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## How to Calculate Potential Book Profits

Most writers have no idea how much money they can expect when their book is published. The formula, however, is fairly straightforward. To begin with, a writer generally receives an advance. An advance is payment, in advance, based on the expected initial earnings of the book. It is a negotiable amount, but once the publisher pays this to the writer, the advance belongs to the writer whether or not the book ever sells a copy. Advances range from a few thousand dollars to over a million dollars for well-known celebrity writers. If you are an unknown writer, your advance should range from nothing to about twenty-thousand dollars in the United States. Some first time-writers negotiate more, but that is the usual range.

In order to make the writer more money than the advance, a book has to sell well. If it does, your payment as the author comes from royalties, which you can calculate using the system below. A book that sells moderately well, but is not a bestseller, may or may not make the author a few extra thousand dollars. Royalties (ranging from 4% to 8% in most cases) are generally based on the cover price of the book, but that does not include books that are discounted or remaindered. So, for the sake of argument, say you sold 20,000 full-price copies of a paperback priced at \$7 (I know it would more likely be \$6.95 but I am going to use round numbers.) If your royalty percentage were a generous 8% you would make a total of \$11,200.

Surprisingly, the publisher does not make most of the money from your book. The party that makes the most money off the sale of a book is the retailer. By the time a publisher pays all of the related expenses of publishing a book (production, distribution, salaries, promotion, etc.), they generally clear a profit of about a dollar a book for a book with sales of about 20,000. Therefore, the publisher made more than you, but not that much more and they took on all the risk. Remember, if the book never sells a copy, you still get to keep your advance.

For this reason, the market for mid-range books (under 100,000 copy sellers) is very tough, and major publishers are looking for books they expect to sell in large numbers. This is why it is hard to get a fiction book published in today’s market. A first-time author or even an author with modest previous sales is going to have a hard time finding a publisher. When they do, they can expect very little by way of promotion because the publisher expects so little return for their investment.

If you do get your book published, and you want it to sell well, be prepared to spend a great deal of your own time marketing the book. Most authors think it should be up to the publisher to promote the sale of the book, but the author is the one who really needs to be out there making phone calls to bookstores, lining up press interviews and setting up readings and signings.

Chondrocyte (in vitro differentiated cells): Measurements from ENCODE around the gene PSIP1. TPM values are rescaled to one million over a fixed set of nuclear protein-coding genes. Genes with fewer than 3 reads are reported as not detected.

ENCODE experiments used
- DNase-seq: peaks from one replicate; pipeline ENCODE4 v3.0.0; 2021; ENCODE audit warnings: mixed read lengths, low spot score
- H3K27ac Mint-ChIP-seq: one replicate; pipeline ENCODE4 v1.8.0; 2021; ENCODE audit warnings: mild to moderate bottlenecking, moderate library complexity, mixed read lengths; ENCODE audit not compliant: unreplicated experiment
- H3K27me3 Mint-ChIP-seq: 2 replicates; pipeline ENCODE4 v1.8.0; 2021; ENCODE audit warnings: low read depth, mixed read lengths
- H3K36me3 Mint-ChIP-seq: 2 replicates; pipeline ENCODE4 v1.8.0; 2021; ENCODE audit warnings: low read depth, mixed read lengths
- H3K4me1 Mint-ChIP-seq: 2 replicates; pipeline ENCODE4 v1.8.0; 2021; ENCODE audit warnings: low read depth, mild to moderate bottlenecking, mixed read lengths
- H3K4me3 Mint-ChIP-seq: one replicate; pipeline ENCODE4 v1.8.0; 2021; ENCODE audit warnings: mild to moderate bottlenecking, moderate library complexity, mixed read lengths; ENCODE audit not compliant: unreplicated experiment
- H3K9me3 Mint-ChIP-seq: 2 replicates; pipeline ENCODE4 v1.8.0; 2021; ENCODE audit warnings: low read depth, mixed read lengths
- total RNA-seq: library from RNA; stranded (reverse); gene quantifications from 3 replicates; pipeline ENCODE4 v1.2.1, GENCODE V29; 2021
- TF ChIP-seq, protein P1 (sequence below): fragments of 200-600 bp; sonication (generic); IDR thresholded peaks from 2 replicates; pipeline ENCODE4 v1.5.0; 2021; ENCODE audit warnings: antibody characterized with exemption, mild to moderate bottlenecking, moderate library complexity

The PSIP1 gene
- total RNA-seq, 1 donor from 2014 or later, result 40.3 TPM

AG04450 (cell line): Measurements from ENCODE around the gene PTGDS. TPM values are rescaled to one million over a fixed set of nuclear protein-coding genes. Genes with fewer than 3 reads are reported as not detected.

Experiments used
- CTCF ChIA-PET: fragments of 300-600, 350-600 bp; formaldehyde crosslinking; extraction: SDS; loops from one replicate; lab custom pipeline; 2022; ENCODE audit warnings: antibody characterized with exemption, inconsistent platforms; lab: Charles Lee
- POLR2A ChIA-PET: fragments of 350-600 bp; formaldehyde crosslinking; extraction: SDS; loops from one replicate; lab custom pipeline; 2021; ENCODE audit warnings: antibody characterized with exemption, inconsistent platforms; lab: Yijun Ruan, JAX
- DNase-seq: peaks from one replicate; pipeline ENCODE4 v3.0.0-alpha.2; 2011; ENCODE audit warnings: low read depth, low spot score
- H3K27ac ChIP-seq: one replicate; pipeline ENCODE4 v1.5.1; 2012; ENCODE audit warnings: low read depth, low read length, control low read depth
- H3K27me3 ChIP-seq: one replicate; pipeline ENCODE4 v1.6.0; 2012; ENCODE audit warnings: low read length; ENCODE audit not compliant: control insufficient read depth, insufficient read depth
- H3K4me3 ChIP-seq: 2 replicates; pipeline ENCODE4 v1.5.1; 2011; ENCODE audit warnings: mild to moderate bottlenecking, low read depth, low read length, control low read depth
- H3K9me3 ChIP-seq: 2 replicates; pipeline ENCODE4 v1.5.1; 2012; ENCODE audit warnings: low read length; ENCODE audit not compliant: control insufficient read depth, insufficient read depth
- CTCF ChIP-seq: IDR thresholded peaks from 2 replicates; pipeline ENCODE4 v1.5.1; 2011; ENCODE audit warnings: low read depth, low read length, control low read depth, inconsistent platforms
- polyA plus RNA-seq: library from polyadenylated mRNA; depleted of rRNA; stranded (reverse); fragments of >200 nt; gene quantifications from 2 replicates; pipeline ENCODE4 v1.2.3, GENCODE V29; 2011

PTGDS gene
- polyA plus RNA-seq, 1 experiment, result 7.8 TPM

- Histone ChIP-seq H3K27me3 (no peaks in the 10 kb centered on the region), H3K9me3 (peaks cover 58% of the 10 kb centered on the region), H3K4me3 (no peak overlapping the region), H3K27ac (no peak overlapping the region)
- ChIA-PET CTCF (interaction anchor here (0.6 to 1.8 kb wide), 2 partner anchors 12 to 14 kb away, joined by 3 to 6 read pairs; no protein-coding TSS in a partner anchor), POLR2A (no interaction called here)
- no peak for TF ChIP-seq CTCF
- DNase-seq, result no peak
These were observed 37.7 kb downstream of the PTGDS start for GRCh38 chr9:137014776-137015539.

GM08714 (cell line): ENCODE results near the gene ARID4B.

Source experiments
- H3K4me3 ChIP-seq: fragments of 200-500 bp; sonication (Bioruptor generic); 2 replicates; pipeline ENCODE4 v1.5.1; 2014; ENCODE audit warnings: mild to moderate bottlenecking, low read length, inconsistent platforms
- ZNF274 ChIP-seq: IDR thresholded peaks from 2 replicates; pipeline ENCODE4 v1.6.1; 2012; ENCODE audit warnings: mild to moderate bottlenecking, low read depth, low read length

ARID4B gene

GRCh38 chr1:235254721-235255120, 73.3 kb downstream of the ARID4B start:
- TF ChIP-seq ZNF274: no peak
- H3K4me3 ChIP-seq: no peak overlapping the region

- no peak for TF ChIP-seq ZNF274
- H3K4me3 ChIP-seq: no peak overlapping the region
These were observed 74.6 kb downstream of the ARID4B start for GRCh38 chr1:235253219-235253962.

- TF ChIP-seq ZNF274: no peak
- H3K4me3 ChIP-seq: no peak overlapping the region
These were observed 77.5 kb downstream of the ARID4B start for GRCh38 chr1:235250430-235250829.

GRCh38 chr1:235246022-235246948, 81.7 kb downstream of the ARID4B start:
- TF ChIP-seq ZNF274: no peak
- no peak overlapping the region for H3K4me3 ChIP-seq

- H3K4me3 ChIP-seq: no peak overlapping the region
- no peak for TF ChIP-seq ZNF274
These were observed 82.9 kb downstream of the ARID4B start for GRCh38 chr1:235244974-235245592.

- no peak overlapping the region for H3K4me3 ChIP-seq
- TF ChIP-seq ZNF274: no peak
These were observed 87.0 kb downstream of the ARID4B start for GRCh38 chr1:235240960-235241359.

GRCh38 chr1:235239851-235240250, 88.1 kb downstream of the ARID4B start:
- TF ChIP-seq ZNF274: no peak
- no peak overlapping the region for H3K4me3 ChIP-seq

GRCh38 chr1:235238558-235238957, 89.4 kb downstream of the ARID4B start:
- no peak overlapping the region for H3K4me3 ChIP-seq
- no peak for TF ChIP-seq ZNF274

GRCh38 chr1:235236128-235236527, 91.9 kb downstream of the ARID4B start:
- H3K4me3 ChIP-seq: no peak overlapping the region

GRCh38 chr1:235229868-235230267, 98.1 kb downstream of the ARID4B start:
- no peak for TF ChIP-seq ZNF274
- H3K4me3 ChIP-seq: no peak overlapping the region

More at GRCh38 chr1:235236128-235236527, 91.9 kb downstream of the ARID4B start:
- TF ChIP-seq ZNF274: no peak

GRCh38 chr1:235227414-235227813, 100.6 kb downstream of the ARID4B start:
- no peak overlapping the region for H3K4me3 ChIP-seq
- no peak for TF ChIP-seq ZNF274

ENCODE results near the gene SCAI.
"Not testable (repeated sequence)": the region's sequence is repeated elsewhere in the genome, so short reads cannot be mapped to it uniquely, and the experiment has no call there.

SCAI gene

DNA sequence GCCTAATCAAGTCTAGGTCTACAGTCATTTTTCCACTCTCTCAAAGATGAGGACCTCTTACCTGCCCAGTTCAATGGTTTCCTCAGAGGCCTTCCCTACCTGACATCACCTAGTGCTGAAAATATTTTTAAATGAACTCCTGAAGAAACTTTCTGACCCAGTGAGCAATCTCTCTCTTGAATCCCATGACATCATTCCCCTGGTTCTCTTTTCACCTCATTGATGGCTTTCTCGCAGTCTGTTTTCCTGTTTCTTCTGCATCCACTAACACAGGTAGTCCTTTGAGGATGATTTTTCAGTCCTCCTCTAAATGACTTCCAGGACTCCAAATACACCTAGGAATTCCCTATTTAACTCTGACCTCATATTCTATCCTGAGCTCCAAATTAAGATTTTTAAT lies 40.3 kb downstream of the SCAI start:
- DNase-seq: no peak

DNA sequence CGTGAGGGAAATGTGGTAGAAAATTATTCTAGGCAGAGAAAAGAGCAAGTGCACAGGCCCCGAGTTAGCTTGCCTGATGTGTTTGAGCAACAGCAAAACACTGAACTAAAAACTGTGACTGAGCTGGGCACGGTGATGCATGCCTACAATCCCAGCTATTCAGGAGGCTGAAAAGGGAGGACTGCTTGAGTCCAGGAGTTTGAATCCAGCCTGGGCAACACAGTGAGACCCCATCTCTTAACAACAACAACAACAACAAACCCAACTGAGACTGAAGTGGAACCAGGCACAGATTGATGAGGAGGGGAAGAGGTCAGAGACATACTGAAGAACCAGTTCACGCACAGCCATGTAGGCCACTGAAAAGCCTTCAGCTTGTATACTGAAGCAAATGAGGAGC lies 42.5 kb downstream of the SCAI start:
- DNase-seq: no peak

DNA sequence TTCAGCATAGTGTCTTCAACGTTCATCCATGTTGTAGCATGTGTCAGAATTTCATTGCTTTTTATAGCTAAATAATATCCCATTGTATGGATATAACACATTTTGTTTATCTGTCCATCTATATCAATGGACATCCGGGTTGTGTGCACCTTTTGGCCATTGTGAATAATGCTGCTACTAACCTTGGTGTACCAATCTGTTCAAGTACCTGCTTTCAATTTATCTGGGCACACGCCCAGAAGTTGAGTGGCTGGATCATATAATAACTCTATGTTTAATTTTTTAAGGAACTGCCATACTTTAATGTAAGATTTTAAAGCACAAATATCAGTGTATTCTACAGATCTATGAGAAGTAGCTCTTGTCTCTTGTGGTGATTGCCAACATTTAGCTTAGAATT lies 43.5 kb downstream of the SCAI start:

## 12 Responses

1. John Hewitt

I am happy that my article could be of help to you. Good luck with your book!

2. This is such good information. As I complete my book proposal, having lived in hiding for twenty years and now free, I am comforted to know there are people like you giving your knowledge to others who know much less. Tha.

3. Thank you, John Hewitt. Kathryn Keats

4. Thank you, John. It is a story worth telling. It will help many. Kathryn Keats

5. John Hewitt

Hi Sherri,
I’m glad to hear that, despite the troubles, your book is in the black. It looks interesting:
Rebel Housewife Rules: To Heck With Domestic Bliss
John

6. Excellent info, even two years later, still relevant, still true. My book was published in 2004. Oh, if only I knew then what I know now! We were fortunate to earn back our advance (\$5K, 50/50 w/co-author from a mid-size publisher), and a little more with foreign rights), but it takes a tremendous marketing effort to keep it going. Thanks for PoeWar.com — love your site!!

7. Nhlanhla Ndlovu

Dear John

I also found your article truly eye-opening and informative. I am also a firt time writer and getting to understand the way writing and publishing work has helped me plan my writing and marketing approach even more strategically. I am sharing your article with my writing friends.

Gracious,

Nhlanhla, Cape Town SA

8. Akilah

This was extremely helpful. Being a first time author and writing is just a hobby happy to know that I need to keep writing for the love of it because money may never come!!

9. Great post – seriously informative and helpful. Thanks!

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10. I am also a beginner when it comes to writing,I also think that you should approach to my readers on a physical level.Thanks for this great post.

11. Interesting information. I would say that the publisher is not the only one taking all of the risk, as the writer has invested hundreds of hours of his/her time in the writing of the book, but I see your point. I have my first book done and ready to send off and am trying to figure out if I should try and find an agent or just go directly to publishers. Well, thanks for the info, cheers.

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12. William Mesmer

Best information I have heard to date on the subject. Thank you very much.
I am working on a book that tackles the psychological aspects of parenting in todayâ€™s society. I am banking on the fact that my family name (Mesmer) will carry a degree of notoriety.
What do you think?